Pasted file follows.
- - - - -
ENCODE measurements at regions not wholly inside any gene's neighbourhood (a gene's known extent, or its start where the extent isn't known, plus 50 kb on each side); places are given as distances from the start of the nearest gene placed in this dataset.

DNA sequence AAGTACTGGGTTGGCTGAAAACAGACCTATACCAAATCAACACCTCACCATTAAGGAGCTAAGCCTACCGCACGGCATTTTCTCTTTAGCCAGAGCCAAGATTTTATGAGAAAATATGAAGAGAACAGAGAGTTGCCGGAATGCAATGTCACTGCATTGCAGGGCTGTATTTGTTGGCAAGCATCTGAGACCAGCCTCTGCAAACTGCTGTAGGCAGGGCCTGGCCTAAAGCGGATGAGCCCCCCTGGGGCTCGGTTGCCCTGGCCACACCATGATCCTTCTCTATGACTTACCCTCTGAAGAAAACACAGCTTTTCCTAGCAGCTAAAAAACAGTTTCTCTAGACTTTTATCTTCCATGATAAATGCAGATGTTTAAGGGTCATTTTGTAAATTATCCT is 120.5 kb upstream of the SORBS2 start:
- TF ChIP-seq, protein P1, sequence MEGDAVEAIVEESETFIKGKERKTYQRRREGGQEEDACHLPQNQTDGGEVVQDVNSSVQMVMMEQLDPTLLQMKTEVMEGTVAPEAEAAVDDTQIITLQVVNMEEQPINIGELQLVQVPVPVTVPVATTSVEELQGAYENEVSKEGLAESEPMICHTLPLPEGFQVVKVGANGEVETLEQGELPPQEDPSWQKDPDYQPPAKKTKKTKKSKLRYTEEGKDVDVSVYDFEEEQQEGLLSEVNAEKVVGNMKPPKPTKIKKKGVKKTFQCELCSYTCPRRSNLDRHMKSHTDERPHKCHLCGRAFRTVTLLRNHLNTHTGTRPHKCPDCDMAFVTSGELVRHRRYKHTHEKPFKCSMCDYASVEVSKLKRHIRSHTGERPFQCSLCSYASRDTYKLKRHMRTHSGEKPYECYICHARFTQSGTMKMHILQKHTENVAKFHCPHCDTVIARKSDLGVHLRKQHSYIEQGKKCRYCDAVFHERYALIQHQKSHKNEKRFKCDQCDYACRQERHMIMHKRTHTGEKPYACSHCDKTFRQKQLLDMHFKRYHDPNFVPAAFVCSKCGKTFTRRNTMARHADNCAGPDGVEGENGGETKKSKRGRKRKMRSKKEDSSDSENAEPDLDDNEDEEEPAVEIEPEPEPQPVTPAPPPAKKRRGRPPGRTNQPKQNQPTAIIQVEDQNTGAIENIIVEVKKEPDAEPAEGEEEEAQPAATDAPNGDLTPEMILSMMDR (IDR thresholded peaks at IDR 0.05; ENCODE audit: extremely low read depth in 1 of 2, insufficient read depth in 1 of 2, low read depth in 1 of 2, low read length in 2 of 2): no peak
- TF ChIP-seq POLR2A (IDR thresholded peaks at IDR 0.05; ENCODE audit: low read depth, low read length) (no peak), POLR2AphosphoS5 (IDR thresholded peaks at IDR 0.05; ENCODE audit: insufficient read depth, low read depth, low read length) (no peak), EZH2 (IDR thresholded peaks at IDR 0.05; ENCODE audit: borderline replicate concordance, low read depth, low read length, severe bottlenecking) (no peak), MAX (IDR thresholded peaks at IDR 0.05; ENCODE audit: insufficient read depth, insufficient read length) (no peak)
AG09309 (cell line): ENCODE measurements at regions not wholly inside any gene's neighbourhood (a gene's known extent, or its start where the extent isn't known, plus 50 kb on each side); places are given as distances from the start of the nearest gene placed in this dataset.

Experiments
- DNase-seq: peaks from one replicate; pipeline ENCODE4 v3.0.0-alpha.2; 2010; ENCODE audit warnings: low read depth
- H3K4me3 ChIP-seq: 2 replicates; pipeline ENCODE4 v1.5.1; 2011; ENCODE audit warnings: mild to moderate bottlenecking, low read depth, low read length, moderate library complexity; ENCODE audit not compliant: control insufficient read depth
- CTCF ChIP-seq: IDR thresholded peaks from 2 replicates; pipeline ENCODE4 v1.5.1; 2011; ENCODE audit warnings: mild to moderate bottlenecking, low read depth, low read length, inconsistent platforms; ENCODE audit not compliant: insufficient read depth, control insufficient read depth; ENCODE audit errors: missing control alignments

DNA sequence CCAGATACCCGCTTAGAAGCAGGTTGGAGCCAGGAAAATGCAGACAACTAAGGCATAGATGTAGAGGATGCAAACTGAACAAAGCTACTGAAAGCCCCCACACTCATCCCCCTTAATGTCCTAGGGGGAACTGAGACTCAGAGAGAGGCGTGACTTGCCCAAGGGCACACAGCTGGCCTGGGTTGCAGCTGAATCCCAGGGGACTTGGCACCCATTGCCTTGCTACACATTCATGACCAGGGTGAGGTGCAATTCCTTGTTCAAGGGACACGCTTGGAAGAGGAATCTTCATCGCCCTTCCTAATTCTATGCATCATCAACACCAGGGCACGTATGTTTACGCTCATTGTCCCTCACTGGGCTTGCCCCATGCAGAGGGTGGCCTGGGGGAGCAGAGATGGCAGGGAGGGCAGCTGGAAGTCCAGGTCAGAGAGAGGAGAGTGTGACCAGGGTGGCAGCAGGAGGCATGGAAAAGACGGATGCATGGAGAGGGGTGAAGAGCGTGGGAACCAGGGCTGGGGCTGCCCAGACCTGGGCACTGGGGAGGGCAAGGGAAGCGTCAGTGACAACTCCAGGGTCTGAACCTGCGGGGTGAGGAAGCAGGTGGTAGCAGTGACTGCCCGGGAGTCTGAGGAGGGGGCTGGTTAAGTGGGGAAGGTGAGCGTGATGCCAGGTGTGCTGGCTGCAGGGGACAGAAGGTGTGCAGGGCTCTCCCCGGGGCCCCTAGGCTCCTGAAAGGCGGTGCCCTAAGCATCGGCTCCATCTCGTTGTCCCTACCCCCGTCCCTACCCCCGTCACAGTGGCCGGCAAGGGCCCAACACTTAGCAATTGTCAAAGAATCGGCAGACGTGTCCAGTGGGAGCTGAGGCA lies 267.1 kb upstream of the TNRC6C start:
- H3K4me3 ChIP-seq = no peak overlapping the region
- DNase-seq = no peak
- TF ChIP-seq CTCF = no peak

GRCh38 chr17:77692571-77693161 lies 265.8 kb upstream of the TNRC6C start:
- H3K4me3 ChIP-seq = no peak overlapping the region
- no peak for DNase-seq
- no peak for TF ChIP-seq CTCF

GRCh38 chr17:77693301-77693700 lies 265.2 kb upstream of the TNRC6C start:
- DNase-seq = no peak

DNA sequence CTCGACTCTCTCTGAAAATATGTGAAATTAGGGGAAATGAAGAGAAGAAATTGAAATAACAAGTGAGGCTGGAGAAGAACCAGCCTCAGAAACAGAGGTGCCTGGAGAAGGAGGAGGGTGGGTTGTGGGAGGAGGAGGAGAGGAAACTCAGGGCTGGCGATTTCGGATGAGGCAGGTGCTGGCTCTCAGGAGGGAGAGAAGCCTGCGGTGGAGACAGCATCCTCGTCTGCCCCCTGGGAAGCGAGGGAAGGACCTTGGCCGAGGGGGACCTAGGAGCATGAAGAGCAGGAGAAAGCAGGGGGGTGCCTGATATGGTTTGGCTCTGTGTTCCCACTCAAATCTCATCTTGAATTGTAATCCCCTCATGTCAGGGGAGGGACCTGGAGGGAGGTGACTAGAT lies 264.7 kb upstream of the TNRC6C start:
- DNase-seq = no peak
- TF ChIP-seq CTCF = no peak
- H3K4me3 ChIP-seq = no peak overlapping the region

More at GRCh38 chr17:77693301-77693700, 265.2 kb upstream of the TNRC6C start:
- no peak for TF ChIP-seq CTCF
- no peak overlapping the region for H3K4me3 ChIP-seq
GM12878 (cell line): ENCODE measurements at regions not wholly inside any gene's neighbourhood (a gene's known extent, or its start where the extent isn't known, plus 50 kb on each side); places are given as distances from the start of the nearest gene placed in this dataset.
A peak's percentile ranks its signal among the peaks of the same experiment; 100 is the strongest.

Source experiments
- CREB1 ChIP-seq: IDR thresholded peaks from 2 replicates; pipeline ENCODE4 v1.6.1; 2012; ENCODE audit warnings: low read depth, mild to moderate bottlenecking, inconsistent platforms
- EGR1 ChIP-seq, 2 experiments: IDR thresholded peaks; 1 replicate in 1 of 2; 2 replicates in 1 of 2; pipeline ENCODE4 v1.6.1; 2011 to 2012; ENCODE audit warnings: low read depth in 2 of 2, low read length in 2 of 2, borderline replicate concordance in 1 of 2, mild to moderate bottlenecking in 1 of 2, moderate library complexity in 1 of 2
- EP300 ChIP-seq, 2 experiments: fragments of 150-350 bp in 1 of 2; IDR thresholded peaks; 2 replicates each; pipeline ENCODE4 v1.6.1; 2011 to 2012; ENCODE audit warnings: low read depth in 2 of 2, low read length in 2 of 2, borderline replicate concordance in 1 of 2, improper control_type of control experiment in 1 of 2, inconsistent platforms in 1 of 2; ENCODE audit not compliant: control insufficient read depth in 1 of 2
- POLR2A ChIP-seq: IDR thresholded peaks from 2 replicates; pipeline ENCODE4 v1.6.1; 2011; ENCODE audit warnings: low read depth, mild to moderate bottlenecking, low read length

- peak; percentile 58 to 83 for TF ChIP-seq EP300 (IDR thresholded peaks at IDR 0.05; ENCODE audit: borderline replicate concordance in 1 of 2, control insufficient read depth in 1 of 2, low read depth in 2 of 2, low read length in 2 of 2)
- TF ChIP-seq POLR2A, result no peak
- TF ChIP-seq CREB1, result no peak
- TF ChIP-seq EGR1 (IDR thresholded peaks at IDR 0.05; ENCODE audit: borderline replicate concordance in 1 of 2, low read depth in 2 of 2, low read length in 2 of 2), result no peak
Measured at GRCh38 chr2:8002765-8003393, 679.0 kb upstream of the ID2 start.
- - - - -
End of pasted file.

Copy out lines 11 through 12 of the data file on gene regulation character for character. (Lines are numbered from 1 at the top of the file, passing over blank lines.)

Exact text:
- H3K4me3 ChIP-seq = no peak overlapping the region
- DNase-seq = no peak